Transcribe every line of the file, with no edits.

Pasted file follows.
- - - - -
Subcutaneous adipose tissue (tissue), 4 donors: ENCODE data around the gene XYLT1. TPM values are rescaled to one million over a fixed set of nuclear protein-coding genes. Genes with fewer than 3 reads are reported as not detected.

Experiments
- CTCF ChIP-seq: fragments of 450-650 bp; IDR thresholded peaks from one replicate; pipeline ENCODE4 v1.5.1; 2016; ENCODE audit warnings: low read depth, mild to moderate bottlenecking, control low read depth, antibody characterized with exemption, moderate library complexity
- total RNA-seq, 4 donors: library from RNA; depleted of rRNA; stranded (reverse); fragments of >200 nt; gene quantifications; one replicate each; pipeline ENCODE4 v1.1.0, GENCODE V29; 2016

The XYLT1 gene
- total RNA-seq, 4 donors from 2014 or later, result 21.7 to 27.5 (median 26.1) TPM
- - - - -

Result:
Subcutaneous adipose tissue (tissue), 4 donors: ENCODE data around the gene XYLT1. TPM values are rescaled to one million over a fixed set of nuclear protein-coding genes. Genes with fewer than 3 reads are reported as not detected.

Experiments
- CTCF ChIP-seq: fragments of 450-650 bp; IDR thresholded peaks from one replicate; pipeline ENCODE4 v1.5.1; 2016; ENCODE audit warnings: low read depth, mild to moderate bottlenecking, control low read depth, antibody characterized with exemption, moderate library complexity
- total RNA-seq, 4 donors: library from RNA; depleted of rRNA; stranded (reverse); fragments of >200 nt; gene quantifications; one replicate each; pipeline ENCODE4 v1.1.0, GENCODE V29; 2016

The XYLT1 gene
- total RNA-seq, 4 donors from 2014 or later, result 21.7 to 27.5 (median 26.1) TPM